- Colonial architecture - Many cities have reminders of Brazil's colonial past, with churches, monasteries, forts, barracks, and other structures still intact. Some of the most concentrated and best-preserved colonial buildings can be found in old gold-mining towns such as Ouro Preto and Tiradentes, but many other cities such as Rio de Janeiro, Petrópolis, Salvador, Paraty, and Goiânia have quite significant colonial centers as well.
- Oscar Niemeyer works - Niemeyer, Brazil's most famous architect, is a modern architectural pioneer who explores the aesthetic impact of reinforced concrete, using curves to create buildings with a unique sense of space. He is most famous for designing many of the buildings when the new capital of Brasilia was built in the 1950s, but his works literally dot the country, with major works in Natal, João Pessoa, Belo Horizonte, Rio de Janeiro, Niterói, São Paulo, Londrina and other locations.
Things to Do in Brazil
Due to its high degree of acceptance and tolerance, gay travel is increasingly popular. Brazil hosted the first gay ball in America in 1754! Nowadays the main lesbian and gay destinations are Rio, which was elected the world's sexiest destination twice, São Paulo, which has the world's largest Pride Parade, Florianópolis, which is the hippest gay hangout and Recife which is attracting more and more lesbian and gay tourists looking for fun and sun.
The biggest party in the world takes places across the country every year, lasting almost a week in February or early March. It is celebrated in a wide variety of ways, from the giants boneco masks of Olinda and the trios elétricos of Salvador to the massive samba parades of Rio de Janeiro and São Paulo. For a relatively more subdued atmosphere, check out the university-style street party of Ouro Preto or the sporty beach party at Ilha do Mel. Don't forget to make your reservations well in advance!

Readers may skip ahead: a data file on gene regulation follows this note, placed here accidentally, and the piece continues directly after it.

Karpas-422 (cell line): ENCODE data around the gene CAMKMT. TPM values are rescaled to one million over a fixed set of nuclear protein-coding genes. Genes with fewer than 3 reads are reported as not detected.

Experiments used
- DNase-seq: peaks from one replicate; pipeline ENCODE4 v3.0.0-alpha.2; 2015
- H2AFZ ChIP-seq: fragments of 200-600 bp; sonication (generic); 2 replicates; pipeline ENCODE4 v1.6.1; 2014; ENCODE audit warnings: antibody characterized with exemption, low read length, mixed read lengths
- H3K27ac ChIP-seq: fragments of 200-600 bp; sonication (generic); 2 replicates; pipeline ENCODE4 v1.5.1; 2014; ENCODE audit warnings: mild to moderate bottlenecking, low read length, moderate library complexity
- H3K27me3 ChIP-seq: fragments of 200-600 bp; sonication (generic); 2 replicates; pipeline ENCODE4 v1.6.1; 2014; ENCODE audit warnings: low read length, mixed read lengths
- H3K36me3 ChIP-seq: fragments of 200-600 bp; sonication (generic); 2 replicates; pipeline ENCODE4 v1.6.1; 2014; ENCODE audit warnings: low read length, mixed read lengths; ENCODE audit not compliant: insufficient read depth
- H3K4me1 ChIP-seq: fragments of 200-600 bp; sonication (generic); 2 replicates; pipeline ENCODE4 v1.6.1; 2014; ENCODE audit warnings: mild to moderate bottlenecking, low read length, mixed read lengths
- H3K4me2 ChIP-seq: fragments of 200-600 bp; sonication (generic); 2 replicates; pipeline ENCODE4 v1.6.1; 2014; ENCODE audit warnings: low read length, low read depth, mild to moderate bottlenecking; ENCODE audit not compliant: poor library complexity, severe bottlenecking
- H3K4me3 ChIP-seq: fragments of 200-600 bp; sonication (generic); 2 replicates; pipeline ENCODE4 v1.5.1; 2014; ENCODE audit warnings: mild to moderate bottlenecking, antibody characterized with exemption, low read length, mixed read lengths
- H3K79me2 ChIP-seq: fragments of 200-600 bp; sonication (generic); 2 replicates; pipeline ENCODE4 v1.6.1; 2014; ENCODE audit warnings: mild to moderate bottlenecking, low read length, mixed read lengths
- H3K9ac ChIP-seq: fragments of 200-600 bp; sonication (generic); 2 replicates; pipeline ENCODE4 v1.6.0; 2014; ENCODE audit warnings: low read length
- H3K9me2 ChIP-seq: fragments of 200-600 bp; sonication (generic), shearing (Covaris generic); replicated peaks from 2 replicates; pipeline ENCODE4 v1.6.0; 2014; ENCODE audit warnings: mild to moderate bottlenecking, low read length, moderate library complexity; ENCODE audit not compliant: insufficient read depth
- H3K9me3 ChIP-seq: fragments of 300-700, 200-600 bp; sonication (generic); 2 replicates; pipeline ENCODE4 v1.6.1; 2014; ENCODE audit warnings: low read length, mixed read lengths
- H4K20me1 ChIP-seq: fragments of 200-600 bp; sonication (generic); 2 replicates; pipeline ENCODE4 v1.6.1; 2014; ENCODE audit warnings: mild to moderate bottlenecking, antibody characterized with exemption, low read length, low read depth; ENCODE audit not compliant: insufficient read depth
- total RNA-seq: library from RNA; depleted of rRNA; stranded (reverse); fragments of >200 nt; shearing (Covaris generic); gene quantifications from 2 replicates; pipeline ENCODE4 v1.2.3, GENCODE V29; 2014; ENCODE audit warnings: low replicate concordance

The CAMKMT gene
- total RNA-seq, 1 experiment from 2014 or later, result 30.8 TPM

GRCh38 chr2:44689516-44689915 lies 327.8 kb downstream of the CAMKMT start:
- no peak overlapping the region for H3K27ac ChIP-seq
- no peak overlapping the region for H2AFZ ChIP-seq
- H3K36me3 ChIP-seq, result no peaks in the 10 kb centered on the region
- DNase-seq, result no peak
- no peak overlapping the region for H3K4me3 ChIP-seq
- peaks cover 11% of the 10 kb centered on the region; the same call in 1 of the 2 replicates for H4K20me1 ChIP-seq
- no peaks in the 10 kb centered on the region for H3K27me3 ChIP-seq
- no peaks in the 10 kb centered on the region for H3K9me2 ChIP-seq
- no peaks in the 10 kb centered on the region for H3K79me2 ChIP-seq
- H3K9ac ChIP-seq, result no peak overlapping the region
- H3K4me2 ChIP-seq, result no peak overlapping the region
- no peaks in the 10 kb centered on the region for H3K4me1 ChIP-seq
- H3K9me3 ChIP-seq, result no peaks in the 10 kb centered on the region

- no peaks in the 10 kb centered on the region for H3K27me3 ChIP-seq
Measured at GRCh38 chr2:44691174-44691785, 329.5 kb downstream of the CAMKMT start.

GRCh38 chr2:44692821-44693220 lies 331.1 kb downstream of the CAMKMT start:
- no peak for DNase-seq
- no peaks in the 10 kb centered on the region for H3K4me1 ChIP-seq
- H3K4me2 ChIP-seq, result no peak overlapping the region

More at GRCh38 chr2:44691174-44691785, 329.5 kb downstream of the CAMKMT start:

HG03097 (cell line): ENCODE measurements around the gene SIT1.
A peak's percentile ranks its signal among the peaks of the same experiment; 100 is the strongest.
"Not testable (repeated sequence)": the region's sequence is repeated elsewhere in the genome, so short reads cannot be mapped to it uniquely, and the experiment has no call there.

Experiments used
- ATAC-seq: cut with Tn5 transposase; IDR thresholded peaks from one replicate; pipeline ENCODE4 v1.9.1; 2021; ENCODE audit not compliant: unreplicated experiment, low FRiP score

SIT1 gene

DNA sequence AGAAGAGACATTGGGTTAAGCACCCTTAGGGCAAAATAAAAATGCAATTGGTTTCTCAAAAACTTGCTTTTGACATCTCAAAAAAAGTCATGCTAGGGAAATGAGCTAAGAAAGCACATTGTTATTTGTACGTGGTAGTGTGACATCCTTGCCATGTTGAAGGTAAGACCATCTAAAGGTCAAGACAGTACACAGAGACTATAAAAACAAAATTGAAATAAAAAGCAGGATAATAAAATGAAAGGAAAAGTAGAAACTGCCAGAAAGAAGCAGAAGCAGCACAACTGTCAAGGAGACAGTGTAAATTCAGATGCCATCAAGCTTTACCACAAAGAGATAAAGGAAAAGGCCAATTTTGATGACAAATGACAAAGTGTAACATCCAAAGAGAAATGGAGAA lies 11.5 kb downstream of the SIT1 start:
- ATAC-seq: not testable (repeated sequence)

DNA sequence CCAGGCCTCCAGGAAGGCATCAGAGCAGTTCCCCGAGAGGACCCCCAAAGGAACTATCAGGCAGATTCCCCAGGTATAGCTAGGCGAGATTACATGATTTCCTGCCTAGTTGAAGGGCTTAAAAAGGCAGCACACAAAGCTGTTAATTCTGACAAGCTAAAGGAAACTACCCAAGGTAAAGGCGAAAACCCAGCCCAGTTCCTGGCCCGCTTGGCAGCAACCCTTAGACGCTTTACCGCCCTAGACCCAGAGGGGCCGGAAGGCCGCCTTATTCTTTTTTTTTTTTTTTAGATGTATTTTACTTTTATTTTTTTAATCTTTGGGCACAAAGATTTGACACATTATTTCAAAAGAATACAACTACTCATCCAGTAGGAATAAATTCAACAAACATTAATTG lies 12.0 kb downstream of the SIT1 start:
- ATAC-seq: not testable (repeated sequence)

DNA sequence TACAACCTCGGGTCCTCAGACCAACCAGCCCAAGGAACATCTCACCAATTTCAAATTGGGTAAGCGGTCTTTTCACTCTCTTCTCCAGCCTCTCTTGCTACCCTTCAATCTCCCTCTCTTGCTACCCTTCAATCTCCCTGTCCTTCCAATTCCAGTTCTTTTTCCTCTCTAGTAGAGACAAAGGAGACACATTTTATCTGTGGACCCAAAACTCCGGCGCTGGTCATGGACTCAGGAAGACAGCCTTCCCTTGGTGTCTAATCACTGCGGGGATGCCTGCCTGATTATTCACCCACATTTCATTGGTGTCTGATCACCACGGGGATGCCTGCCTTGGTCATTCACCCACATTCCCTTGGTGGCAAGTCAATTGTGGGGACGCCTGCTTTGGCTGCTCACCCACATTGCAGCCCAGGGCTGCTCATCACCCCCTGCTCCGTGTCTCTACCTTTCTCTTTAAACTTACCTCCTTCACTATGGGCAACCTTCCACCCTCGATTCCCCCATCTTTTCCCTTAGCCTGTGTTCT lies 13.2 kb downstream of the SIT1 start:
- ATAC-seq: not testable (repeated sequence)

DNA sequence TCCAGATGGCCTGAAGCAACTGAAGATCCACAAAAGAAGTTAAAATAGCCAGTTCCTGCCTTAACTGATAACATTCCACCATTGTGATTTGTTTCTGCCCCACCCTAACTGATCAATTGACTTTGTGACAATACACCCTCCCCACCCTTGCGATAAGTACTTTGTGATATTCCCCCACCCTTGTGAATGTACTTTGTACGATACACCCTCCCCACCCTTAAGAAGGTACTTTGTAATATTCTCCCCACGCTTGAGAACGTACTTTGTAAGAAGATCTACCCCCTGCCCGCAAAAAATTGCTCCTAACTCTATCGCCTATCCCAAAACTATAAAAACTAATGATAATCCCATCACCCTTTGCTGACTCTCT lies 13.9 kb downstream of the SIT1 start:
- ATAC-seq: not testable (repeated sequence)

Almost the entire coast is lined with fabulous beaches, and the beach lifestyle is a big part of Brazilian culture. Nowhere is that more true than in Rio de Janeiro, with its laidback, flip-flop-footed lifestyle and famous beaches like Ipanema and Copacabana. Beaches in other areas of the country may not have the instant name recognition but are no less amazing. The Northeast has jewels like Jericoacoara, Praia do Futuro, Boa Vista, Porto de Galinhas, and Morro de São Paulo which bring in throngs of travellers, particularly Europeans. Landlocked mineiros go mingle with the rich and famous at Guarapari or dance forró in the sand at Itaunas, while paulistas head for Caraguá or Ubatuba. In the South, weekend revelers flock to Ilha do Mel or Balneário Camboriú, while the 42 beaches of Santa Catarina Island draw in thousands of Argentianian tourists every year. Hundreds more beaches lie ready to be explored as well.